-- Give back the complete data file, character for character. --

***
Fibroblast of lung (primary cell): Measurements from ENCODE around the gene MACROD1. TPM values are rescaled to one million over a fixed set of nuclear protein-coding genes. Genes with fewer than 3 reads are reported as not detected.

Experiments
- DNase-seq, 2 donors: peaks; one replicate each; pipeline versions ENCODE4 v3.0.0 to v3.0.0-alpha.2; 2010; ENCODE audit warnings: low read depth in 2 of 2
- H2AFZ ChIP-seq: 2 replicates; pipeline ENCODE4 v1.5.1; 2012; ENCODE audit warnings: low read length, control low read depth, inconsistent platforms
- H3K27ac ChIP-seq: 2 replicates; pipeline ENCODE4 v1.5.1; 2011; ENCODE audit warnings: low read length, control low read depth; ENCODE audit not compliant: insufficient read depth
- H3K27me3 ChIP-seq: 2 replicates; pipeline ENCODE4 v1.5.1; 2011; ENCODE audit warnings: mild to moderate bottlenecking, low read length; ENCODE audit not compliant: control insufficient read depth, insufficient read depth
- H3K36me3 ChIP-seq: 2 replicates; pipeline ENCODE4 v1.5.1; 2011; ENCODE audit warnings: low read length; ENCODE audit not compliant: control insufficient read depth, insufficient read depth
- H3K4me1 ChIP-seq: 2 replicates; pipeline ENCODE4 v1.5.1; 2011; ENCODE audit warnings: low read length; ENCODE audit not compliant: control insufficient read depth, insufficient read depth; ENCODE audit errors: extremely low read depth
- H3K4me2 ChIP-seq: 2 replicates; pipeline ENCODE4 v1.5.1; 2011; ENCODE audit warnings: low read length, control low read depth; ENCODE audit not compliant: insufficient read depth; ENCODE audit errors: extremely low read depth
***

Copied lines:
Fibroblast of lung (primary cell): Measurements from ENCODE around the gene MACROD1. TPM values are rescaled to one million over a fixed set of nuclear protein-coding genes. Genes with fewer than 3 reads are reported as not detected.

Experiments
- DNase-seq, 2 donors: peaks; one replicate each; pipeline versions ENCODE4 v3.0.0 to v3.0.0-alpha.2; 2010; ENCODE audit warnings: low read depth in 2 of 2
- H2AFZ ChIP-seq: 2 replicates; pipeline ENCODE4 v1.5.1; 2012; ENCODE audit warnings: low read length, control low read depth, inconsistent platforms
- H3K27ac ChIP-seq: 2 replicates; pipeline ENCODE4 v1.5.1; 2011; ENCODE audit warnings: low read length, control low read depth; ENCODE audit not compliant: insufficient read depth
- H3K27me3 ChIP-seq: 2 replicates; pipeline ENCODE4 v1.5.1; 2011; ENCODE audit warnings: mild to moderate bottlenecking, low read length; ENCODE audit not compliant: control insufficient read depth, insufficient read depth
- H3K36me3 ChIP-seq: 2 replicates; pipeline ENCODE4 v1.5.1; 2011; ENCODE audit warnings: low read length; ENCODE audit not compliant: control insufficient read depth, insufficient read depth
- H3K4me1 ChIP-seq: 2 replicates; pipeline ENCODE4 v1.5.1; 2011; ENCODE audit warnings: low read length; ENCODE audit not compliant: control insufficient read depth, insufficient read depth; ENCODE audit errors: extremely low read depth
- H3K4me2 ChIP-seq: 2 replicates; pipeline ENCODE4 v1.5.1; 2011; ENCODE audit warnings: low read length, control low read depth; ENCODE audit not compliant: insufficient read depth; ENCODE audit errors: extremely low read depth